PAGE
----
- DeAndre Jordan the Potential All Star. With Blake Griffin sidelined, Damien Lillard of the Trailblazers took his spot in the All Star Game. Anthony Davis is currently sidelined with a shoulder injury, and should it keep him out past the All Star Game, another player in the West may be able to take his spot. DeAndre Jordan is first in the NBA in rebounding, first in the NBA in FG%, and second in the NBA in blocks. If he continues to play the way he's been playing, and if he can step up in Griffin's absence, he may finally get his call up (and we may finally get to see him in the Slam Dunk Competition, which he said he wouldn't join unless he became a regular All Star too). Clipper fans should keep their eyes on Jordan for the next week, hoping for him to make that push.
- Hawes is Hawt. (You can thank the official Clipper twitter account for that gem.) After witnessing the beating the Thunder gave to the Clippers last night, one big question is on the minds of Clipper fans: What will the offense look like without Blake? Surprisingly, the Clippers were able to score 108 points without their highest scoring player in uniform, and it was largely due to the excellent play of Spencer Hawes, who somehow managed to nearly match Kevin Durant's scoring output in the first half. He was scoring on everything from baby hooks to three pointers to buzzer-beating-perfect-swish-in-your-face fade aways. It was beautiful, and the one silver lining that can come out of this injury mess is for Spencer Hawes to find his mojo again.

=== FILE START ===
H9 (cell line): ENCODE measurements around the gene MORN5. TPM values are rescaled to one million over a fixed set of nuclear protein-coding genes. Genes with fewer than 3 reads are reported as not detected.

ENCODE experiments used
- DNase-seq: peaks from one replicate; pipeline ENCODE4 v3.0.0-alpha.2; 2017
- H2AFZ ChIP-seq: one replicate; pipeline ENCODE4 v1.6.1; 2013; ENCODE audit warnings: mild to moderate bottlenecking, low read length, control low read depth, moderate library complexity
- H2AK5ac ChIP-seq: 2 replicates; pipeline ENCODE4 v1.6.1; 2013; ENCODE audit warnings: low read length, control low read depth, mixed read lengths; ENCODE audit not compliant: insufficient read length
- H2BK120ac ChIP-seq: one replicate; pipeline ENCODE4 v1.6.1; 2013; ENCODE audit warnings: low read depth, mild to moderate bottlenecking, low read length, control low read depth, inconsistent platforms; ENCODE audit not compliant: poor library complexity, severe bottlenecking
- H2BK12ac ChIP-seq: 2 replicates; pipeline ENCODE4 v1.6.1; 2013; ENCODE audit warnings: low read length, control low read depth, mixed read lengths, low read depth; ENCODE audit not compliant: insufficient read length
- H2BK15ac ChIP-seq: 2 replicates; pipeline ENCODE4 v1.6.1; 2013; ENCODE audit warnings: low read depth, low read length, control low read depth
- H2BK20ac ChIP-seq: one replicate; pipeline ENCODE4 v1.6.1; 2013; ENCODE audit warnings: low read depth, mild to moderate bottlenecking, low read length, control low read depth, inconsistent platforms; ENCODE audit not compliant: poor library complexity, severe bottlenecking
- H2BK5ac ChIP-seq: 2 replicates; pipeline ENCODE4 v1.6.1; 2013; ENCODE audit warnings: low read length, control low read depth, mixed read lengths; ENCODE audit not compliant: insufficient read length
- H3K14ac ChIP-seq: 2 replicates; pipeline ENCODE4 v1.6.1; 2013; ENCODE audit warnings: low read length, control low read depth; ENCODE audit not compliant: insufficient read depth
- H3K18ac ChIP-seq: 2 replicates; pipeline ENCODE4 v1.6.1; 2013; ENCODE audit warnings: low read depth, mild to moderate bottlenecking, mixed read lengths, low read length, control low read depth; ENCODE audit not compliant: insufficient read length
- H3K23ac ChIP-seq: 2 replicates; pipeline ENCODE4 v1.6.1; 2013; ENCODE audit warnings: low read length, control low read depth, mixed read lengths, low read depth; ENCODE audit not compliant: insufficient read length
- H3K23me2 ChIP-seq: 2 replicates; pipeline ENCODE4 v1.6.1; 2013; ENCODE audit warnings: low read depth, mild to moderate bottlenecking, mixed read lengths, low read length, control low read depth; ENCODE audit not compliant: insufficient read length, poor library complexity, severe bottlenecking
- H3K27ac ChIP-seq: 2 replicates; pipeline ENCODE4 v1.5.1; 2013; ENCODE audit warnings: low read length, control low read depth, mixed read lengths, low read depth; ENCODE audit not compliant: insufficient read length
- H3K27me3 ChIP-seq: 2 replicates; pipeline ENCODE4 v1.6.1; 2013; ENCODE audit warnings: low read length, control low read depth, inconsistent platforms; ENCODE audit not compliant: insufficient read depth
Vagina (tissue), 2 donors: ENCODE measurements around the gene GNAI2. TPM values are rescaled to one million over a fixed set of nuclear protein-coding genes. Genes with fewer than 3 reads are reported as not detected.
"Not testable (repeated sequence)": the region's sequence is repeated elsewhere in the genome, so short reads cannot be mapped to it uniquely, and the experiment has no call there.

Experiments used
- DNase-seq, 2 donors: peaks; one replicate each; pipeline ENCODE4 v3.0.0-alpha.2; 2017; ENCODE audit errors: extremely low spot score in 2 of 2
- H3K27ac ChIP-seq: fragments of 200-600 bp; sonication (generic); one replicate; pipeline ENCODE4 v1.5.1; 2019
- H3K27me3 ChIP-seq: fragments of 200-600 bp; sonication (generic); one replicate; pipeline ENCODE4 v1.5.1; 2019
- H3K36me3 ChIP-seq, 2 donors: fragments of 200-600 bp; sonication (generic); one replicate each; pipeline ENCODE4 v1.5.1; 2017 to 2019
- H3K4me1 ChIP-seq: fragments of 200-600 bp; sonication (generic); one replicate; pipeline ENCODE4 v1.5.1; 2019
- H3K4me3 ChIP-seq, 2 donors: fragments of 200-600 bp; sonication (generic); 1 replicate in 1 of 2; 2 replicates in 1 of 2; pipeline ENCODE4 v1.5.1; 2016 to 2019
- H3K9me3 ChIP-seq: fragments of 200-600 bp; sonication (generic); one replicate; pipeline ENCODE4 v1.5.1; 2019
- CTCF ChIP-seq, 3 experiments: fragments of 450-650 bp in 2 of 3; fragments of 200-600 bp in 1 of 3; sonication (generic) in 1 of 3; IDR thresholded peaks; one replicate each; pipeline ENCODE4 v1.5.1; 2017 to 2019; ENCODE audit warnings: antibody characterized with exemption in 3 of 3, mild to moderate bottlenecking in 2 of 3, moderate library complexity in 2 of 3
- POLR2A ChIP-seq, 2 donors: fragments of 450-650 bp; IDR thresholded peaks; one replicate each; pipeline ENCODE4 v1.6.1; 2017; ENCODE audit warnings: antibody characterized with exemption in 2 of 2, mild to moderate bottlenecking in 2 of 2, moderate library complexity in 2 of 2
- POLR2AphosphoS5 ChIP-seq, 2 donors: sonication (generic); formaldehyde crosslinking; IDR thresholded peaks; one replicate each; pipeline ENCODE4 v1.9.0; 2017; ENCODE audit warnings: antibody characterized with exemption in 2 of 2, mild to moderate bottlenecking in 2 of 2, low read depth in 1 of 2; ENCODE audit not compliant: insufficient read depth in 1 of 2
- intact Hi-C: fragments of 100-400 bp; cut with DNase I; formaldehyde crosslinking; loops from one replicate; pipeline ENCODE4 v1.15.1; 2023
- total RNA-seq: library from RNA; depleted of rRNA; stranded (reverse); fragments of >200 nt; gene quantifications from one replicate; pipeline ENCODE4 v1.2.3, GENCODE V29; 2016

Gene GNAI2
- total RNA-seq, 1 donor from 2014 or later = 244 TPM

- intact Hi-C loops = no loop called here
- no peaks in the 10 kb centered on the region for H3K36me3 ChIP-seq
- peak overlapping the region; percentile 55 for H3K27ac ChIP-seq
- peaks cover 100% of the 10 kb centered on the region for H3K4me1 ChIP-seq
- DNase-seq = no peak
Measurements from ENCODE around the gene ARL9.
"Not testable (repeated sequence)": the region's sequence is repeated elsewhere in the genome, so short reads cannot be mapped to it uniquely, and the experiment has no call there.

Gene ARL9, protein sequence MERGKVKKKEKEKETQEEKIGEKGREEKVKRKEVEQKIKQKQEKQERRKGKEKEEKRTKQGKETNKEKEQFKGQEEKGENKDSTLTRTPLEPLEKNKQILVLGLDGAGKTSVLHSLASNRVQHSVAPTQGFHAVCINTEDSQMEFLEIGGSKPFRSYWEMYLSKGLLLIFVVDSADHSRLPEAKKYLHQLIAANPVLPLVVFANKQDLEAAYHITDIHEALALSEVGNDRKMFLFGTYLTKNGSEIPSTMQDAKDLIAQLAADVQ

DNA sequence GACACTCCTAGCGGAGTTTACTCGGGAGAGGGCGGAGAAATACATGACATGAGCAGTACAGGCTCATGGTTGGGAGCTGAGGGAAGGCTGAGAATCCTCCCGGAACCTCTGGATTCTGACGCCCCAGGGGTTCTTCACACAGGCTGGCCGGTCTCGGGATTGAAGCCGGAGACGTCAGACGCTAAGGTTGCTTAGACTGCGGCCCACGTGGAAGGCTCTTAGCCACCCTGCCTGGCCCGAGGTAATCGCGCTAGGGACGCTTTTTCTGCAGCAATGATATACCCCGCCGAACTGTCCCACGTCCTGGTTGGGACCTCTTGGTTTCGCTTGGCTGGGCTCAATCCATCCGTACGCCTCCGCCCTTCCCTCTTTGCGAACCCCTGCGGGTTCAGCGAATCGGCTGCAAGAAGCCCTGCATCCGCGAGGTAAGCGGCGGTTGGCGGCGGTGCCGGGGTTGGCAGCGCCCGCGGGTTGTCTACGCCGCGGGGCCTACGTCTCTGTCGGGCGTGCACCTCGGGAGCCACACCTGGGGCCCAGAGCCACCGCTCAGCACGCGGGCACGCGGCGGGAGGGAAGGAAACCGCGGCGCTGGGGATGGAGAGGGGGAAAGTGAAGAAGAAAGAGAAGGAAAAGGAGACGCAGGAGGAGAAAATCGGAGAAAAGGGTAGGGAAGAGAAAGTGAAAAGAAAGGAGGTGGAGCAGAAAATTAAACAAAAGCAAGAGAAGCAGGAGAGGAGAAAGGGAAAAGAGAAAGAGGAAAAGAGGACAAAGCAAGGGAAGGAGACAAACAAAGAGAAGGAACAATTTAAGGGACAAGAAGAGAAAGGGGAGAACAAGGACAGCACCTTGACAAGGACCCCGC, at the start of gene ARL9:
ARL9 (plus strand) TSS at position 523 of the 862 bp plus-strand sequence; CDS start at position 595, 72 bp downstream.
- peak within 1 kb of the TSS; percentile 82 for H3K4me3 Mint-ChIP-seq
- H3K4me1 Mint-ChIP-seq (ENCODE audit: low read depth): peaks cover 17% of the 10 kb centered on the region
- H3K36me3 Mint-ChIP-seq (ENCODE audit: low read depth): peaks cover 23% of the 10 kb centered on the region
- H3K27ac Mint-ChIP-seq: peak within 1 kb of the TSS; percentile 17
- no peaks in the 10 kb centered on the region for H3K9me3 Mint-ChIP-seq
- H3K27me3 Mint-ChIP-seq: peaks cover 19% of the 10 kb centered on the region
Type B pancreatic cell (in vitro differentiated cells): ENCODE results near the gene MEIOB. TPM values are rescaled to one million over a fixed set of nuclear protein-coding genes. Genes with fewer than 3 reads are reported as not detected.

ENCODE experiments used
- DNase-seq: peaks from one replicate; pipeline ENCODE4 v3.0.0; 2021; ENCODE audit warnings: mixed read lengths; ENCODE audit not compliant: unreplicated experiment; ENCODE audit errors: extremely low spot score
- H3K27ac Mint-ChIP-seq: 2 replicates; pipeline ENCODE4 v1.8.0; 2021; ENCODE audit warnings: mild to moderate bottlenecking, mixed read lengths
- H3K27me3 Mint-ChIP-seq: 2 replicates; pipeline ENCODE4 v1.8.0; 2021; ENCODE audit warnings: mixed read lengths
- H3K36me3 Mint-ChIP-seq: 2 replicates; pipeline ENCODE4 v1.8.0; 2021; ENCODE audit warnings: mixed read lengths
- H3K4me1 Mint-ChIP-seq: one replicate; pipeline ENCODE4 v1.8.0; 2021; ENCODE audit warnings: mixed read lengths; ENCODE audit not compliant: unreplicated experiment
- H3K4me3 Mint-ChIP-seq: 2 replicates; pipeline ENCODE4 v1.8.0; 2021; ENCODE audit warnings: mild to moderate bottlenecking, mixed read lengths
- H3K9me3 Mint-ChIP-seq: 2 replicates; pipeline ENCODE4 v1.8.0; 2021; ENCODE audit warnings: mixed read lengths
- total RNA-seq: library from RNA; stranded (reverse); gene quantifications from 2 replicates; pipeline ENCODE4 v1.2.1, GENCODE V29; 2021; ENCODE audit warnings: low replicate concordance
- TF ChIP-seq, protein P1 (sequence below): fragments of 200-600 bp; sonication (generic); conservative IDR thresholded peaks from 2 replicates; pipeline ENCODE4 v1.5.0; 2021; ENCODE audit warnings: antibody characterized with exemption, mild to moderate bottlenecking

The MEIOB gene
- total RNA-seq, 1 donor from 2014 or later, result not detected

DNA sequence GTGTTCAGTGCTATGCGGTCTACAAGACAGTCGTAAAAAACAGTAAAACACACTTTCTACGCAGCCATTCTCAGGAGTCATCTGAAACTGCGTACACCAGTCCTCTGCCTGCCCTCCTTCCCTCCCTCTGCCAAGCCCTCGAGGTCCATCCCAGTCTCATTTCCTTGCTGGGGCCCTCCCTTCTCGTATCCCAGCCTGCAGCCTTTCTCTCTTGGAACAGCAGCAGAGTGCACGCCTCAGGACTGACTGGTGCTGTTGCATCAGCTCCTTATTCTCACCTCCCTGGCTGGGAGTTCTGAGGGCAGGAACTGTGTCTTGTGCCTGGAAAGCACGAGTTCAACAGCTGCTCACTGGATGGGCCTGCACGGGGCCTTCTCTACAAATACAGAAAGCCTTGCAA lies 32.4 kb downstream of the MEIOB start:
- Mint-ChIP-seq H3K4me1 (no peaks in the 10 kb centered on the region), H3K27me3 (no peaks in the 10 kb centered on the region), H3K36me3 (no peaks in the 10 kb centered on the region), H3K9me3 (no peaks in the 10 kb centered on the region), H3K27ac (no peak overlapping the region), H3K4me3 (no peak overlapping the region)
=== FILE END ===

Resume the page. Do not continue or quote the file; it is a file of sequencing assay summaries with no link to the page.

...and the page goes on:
- Connections. Not much to add beyond what Steve added the last time, so I'll just recap: the Mavs have had a habit of signing Clippers in recent years (Lamar Odom, Chris Kaman, Elton Brand all since departed) and they continued that trend with Al-Farouq Aminu this summer. Monta Ellis was teammates with Matt Barnes on the "We Believe" Warriors and with J.J. Redick in Milwaukee briefly in 2013. Chandler was originally drafted by the Clippers (and traded for Brand, coincidentally) and was Chris Paul's favorite lob target for three seasons in New Orleans. Jared Cunningham, who is no longer a Clipper, was drafted by the Mavs and spent one season in Dallas.
- Get the Dallas perspective at Mavs Moneyball.
- Wikipedia reference: Well after the original Maverick series ended, Richard Donner directed a remake and homage to the original, 1994's Maverick. James Garner returned, but this time as Marshall Zane Cooper, with Mel Gibson as the fastest draw in the West and savvy poker player Bret Maverick, and Jodie Foster as the lovely Ms. Annabelle Bransford. The film is filled with nods to the original series, as well as dozens of great cameos, often subtle, by actors from other Westerns or films directed by Richard Donner (most obviously a great scene with Danny Glover). It has a pretty fun ending, and it's certainly worth a watch if you'd never seen it and love westerns (or if you just love pre-crazy Mel Gibson).